So, let’s get cracking down there, KC Star!

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It was a moment of inspiration from my colleague Hearne Christopher over at KCConfidential.com.

He came up with the idea — I’m getting to it — after reading KC Star reporter Matt Campbell’s story on Sunday about the “eternal flame” atop the World War I Liberty Memorial costing taxpayers $100,000 a year. 

Hearne’s idea, which he proffered in response to a person who commented on his blog entry about the story, was to supplant the costly steam-production system to a very economical model.

He wrote:  “How about they buy one of those big fans at Wal-Mart, tie some orange, yellow and red streamers to it and let it rip! Who said you have to have smoke with your fire?”

At first blush, I loved it. I e-mailed Hearne and told him it could be “a uniquely Kansas City solution” to a big dilemma and suggested that he start promoting the idea.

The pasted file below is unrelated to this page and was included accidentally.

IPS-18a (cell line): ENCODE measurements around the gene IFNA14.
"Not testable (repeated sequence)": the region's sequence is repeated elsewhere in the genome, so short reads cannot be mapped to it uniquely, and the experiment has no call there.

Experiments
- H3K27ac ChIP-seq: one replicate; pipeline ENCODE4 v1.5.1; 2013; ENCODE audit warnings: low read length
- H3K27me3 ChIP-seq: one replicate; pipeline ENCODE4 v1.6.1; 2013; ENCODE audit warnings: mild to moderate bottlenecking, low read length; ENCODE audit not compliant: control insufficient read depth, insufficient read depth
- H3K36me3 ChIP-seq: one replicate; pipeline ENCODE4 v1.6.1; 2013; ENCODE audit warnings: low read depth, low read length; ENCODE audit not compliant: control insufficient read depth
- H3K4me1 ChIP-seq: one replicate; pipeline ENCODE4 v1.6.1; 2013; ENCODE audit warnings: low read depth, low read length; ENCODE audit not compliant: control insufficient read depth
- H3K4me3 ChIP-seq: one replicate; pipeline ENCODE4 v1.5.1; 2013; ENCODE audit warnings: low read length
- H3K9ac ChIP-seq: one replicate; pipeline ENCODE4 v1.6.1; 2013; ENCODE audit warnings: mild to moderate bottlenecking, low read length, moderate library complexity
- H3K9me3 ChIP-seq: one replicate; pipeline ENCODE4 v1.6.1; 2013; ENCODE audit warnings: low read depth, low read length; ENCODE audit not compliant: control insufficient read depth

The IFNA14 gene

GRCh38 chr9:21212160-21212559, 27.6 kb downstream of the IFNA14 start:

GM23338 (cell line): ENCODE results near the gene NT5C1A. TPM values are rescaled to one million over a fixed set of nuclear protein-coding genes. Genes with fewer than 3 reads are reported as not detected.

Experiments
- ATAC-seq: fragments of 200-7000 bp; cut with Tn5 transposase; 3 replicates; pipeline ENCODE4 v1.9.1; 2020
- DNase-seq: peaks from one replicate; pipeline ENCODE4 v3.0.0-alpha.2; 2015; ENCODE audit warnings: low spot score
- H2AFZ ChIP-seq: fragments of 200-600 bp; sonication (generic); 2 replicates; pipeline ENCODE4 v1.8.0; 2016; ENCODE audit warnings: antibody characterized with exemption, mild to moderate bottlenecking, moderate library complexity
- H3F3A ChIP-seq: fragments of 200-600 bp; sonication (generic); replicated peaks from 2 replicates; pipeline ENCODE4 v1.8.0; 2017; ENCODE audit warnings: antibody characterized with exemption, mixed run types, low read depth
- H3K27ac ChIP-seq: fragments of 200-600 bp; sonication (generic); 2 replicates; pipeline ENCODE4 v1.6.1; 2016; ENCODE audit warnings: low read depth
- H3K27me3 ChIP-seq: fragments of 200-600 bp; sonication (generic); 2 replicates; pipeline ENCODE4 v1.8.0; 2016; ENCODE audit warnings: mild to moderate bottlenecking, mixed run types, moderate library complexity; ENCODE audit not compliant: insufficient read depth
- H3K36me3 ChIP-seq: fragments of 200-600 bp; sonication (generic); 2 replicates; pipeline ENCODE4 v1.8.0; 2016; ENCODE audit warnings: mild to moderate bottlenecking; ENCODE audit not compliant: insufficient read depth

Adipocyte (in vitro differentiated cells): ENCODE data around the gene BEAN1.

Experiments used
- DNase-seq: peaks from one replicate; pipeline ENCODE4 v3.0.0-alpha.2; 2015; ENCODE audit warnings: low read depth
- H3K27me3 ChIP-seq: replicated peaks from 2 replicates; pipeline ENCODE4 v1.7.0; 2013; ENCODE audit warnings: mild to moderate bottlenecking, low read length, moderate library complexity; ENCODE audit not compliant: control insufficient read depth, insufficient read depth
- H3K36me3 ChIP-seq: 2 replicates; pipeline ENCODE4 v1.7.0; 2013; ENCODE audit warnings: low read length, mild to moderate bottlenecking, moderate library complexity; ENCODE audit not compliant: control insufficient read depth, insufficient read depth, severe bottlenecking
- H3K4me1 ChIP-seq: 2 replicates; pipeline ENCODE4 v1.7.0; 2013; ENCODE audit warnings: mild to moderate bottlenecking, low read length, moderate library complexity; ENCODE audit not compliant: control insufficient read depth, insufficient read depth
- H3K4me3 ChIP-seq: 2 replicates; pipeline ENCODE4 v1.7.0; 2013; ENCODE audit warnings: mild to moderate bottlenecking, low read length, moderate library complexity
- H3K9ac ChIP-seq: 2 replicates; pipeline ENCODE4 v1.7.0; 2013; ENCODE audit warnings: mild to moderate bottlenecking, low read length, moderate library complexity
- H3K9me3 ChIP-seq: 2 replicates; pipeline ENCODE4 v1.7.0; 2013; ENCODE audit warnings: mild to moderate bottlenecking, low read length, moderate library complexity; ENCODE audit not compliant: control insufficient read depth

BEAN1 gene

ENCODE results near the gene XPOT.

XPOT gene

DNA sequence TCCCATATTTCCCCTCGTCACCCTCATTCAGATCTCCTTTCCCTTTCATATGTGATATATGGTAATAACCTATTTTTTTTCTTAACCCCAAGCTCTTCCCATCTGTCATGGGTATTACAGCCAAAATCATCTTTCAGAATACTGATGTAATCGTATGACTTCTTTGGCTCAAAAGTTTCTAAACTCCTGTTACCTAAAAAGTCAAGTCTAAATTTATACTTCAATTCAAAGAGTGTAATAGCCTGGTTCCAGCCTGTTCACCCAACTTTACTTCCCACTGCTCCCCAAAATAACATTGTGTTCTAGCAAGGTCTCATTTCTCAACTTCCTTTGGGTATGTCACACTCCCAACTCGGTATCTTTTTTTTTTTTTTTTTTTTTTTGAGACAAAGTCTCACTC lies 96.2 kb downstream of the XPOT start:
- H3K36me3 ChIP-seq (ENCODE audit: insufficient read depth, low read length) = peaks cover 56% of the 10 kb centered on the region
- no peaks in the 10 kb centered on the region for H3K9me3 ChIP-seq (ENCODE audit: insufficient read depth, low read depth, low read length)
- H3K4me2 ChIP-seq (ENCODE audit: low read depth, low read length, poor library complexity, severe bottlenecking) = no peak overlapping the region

But then I started thinking about what the flame represents — the gravity of it — and qualms set in. I certainly don’t want a more economical model to cheapen the tribute to the Allied troops who died in World War I.

Then, I ran it by me wife Patty — my sounding board — and she immediately turned thumbs down. She gave me hope, though…Maybe the fan and streamers could be used as a humorous tribute to something less serious but still “uniquely Kansas City,” she said. Then she floated a totally ridiculous idea — hooking up the streamers and fan to the rear of a cow sculpture.

“What are you talking about?” I said. “Methane? I don’t get it. What’s the connection?”

“Well, you know,” she said, as she cleaned up around the stove, “the cowtown thing.”  

She acknowledged that her idea really wouldn’t have anything to do with fire, and she quickly changed the subject on me. The whole thing got me thinking, though, about a couple of other symbolic ideas that caught my fancy in years past.